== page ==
The PGA Tour’s only team competition format returns to The Big Easy this week for the Zurich Classic of New Orleans. Dating back 80 years to 1938, the tournament has been an annual event since 1958. The 2017 edition, however, was the first two-man team event on Tour since 1981.
Contested on the Pete Dye-designed TPC Louisiana, this par-72, 7,425-yard course boasts a series of short but compelling par-4 holes to balance the longer ones. The signature hole is the risk-reward par-5, 585-yard No.18, where water runs along the entire right side of the hole and spectacular bunkering around the green complex provides all kinds of compelling shots. Here are five things you need to know about the 69th playing of the Zurich Classic of New Orleans.
Inside the Field
Ten of the top-14 players in the OWGR will tee it up in New Orleans, including the current holders of all four major championships. Brooks Koepka (U.S. Open) returns to action after being sidelined since January with a wrist injury, and pairs with 2008 Shriners Hospitals for Children’s Open winner Marc Turnesa. World No. 3 Jordan Spieth (Open Championship) teams up for the second year in a row with fellow Texan Ryan Palmer. Current FedEx Cup leader Justin Thomas (PGA Championship) joins forces with fellow Alabama alum Bud Cauley. While 2018 Masters champion Patrick Reed pairs again with Patrick Cantlay as they hope to improve on their 14th place finish here last year. Other notable teams include Sergio Garcia and Rafa Cabrera Bello, Justin Rose and Henrik Stenson, Jon Rahm and Wesley Bryan, Bubba Watson and Matt Kuchar, and defending champions Jonas Blixt and Cameron Smith.
How it Works
This year’s 72-hole stroke team play format will feature Four-Ball (Best Ball) during the first and third rounds, and Foursomes (Alternate Shot) during the second and fourth rounds. In Four-Ball, the 2-person teams will play one ball with teammates alternating hitting the shots. In Foursomes, the 2-person teams will each play their own ball throughout the entirety of the round with the team marking down the lower of their two scores on each hole. The starting field will consist of 80 teams, which will be cut to the low 35 teams and ties following the conclusion of the second round. In case of a tie after 72 holes, there will be a sudden-death playoff using Foursomes for the first extra hole, Four-Ball for the second extra hole, and then alternate each hole thereafter.
Creative Genius or Demonic Torturer?
No golf course design element separates a great player from a less-than-great one quite like a bunker, and Pete Dye spread 103 of them throughout TPC Louisiana. Some bunkers are longer than football fields, while others are so small players cannot get into the sand to play their shots. Characteristic of a Pete Dye course, you’ll see long fairway bunkers between hazards and fairways (like the par-4, 438-yard 5th hole), greenside bunkers with giant lips (like the par-3, 216 yard 14th hole), and plenty of bedevilling pot bunkers (62 to be exact). Lakes and lagoons come into play prominently on the par-3s and a few other holes, however, players will have to earn their money this week from the sand.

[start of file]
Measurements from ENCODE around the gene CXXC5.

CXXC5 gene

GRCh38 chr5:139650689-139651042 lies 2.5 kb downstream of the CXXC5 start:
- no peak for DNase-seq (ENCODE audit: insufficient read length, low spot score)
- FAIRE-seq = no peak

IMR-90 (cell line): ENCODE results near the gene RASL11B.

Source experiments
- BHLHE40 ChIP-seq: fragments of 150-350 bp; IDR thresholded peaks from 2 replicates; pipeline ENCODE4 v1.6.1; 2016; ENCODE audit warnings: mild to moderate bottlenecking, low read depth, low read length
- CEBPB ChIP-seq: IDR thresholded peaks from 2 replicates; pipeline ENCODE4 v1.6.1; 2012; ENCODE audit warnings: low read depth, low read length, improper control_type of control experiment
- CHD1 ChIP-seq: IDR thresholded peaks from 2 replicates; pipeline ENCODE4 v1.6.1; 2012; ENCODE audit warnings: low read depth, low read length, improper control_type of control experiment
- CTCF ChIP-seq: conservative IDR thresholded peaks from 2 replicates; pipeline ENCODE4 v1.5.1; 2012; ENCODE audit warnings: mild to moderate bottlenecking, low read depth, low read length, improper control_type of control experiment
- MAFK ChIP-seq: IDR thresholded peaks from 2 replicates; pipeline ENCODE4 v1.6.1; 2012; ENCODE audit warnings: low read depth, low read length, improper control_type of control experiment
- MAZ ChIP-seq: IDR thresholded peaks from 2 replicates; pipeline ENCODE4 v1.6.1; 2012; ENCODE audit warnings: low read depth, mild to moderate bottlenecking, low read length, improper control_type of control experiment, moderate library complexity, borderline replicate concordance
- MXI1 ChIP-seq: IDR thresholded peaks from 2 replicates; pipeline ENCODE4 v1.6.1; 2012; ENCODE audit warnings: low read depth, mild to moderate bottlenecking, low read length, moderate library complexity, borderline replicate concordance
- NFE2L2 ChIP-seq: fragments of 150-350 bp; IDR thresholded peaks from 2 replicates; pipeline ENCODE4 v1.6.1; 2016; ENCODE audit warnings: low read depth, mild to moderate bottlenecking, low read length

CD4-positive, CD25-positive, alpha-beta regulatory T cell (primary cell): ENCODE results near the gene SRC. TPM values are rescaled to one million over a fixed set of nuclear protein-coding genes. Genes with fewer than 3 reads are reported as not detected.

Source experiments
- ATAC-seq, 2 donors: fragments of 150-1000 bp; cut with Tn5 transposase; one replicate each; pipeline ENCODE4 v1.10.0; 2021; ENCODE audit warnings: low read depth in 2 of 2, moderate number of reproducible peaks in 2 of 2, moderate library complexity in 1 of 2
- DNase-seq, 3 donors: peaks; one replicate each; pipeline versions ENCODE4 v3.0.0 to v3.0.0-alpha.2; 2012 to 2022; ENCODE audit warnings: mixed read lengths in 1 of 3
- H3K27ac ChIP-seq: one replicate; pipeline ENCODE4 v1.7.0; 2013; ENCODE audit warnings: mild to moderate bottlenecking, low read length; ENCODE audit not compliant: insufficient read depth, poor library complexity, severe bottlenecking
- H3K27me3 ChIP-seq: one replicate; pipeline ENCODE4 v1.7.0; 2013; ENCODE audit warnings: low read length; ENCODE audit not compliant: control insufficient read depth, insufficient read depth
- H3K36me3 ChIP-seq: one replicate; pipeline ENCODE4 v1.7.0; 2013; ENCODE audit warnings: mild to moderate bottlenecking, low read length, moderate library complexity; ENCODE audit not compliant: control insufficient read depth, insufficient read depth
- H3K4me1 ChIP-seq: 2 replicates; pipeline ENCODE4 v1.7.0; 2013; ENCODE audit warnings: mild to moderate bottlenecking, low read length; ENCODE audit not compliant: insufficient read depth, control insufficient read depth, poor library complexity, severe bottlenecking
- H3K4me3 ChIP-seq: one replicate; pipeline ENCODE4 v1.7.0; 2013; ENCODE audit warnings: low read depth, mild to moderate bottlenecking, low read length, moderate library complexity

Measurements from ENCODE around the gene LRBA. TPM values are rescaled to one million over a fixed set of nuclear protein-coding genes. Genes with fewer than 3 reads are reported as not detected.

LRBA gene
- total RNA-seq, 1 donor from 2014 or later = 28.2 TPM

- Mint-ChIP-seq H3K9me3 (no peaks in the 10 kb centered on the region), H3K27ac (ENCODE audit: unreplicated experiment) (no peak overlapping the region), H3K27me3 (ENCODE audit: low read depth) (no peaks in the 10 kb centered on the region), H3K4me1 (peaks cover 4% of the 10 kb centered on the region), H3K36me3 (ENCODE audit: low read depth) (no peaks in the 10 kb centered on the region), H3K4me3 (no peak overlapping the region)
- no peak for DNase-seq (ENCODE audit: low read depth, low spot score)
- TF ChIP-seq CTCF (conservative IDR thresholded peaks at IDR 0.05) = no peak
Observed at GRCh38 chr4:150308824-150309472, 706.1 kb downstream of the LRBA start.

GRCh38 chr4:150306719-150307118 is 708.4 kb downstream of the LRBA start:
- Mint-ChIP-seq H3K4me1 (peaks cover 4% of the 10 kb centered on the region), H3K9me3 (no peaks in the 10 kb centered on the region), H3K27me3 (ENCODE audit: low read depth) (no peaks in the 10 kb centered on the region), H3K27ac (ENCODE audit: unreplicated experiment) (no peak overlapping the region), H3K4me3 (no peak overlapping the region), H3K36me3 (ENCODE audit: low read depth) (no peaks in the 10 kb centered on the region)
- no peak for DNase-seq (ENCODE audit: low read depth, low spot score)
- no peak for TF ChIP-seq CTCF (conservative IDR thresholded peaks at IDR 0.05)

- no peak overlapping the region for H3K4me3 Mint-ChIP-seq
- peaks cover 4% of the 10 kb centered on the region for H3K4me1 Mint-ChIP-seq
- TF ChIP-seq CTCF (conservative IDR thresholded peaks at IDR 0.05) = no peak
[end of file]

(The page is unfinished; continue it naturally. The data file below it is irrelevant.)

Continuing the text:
Weekend Rounds will Feature Walk-Up Music
The Zurich Classic will be the first PGA Tour event to feature walk-up music as each team is announced on the first hole over the weekend. No one knows what songs will echo through the fairways until the tournament begins, but here are some I’d like to see. Justin Rose: “I Wear My Sunglasses at Night” (Corey Hart). Rose takes a lot of ribbing for wearing notoriously large shades that look like sunglasses you get at a 3D movie. Rose wears them because of allergies, but this would be self-deprecating humor at its finest. Henrik Stenson: “Here Comes the Boom” (Nelly). No one murders their 3-Wood like Stenson, who regularly puts it out there 300 yards-plus. If The Ice Man goes even further and perfectly coordinates impact with the “boom” lyric, he would break the internet. Jordan Spieth: “All I Do is Win” (DJ Khaled). Spieth is too modest to choose this song, but you know who has the most wins on Tour since 2015? Enough said.
TPC Louisiana Giveth and TPC Louisiana Taketh Away
TPC Louisiana is a course waiting to be eaten up. Historically it ranks inside the top-third easiest courses on the PGA Circuit, and yields birdies in bunches. Modest, escapable rough and easy to hit greens require you to go low and give yourself as many scoring opportunities as possible. The flip side of TPC Louisiana is that you can lose strokes to the field just as quickly if you’re aggressive and miss. Bogeys and double-bogeys pile up in a hurry if you find the penalizing bunkers. TPC Louisiana forces you to shape shots and think about landing areas and how your ball will react after making contact. Bermuda fairways are firm with significant roll-out, so you can’t just blast it off the tee and expect perfect results. Limiting mistakes and precision from tee to green is the key to success this week.
An imperative skill on any Pete Dye course is Ball Striking, and the Sergio Garcia and Rafa Cabrera Bello team is one of the best in the field. Garcia and Bello have self-combusted their last few starts, with Sergio missing two consecutive cuts, and Rafa missing a cut and finishing T-38. Putting has been a sizable concern for both Spaniards this season. However, the good news is many of the past winners here have not been great putters and TPC Louisiana is not known for its tenacious greens. Strokes Gained: Approach The Green will be very important this week, and Garcia and Bello are ranked 2nd and 7th on Tour in that statistic respectively. Chemistry also goes a long way in this format and the Europeans are built for this. Look for Sergio to play aggressively, Rafa to have Sergio’s back, and both to pepper greens as they take the title.